Hydro-GIS Ltd has compiled a considerable amount of hydrological data as part of the flood catastrophe model development projects. This includes records of maximum flows from hydrological year books, flow-level rating data, flood frequency data and qualitative data providing a chronicle of flood events in the form of historical flood databases.
From 2007-2009 Hydro-GIS Ltd undertook a research project together with Oxford University funded by NERC entitled Quantifying Flood Risk of Extreme Events using Density Forecasts Based on a New Digital Archive and Weather Ensemble Predictions. As part of this project Hydro-GIS Ltd compiled a digital archive of extreme rainfalls in the British Isles with rainfall depths, maps, photographs and eye-witness accounts of the ensuing flooding.
The outcome, known as the British Rainfall Digital Archive (BRDA) is the most comprehensive resource on historical extreme rainfall, including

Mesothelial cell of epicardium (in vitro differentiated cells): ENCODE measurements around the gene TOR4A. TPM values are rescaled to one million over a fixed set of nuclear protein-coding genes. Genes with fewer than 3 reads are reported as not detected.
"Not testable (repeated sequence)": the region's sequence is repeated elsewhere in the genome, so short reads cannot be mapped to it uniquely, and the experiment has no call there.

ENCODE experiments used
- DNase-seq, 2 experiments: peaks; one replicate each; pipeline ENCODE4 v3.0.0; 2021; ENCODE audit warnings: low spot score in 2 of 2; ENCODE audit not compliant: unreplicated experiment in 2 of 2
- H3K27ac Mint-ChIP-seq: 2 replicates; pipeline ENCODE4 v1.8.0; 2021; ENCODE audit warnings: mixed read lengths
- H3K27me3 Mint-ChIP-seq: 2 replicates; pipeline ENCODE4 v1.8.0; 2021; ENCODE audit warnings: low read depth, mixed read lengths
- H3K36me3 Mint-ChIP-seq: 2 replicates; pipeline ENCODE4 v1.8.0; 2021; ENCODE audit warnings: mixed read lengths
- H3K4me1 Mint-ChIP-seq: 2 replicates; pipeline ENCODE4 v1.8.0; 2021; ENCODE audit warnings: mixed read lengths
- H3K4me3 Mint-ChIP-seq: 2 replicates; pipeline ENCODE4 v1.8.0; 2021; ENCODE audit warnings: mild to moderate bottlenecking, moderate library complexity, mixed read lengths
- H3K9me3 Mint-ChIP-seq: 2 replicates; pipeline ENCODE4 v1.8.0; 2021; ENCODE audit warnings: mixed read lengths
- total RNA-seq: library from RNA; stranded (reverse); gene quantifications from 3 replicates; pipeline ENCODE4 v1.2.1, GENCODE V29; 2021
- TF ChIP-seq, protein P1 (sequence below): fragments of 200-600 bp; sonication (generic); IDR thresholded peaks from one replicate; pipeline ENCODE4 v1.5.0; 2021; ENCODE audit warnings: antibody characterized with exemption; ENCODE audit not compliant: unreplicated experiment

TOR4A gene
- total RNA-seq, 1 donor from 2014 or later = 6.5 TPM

- over 28,000 observations of extreme rainfall back to the year 1866;
- over 1000 pages of text and eye-witness accounts describing the rainfall events and associated impacts such as flooding;
- over 250 rainfall maps and photographs.
The BRDA records are far more comprehensive than digital records available from other organisations such as the Met Office and Environment Agency. The Met Office has digital records for most of its network of rain gauges back to 1961, then further back in time the number of gauges for which digital data is available rapidly drops to only a few hundred by the year 1900. By contrast the BRDA has records from over 4000 gauges as far back as 1900.
The BRDA data can be used to enhance a range of studies such as flood risk assessments, historical flooding studies, and insurance reports. It can provide more detail on the flood risk at a site and particularly the risk of surface water flooding directly from rainfall.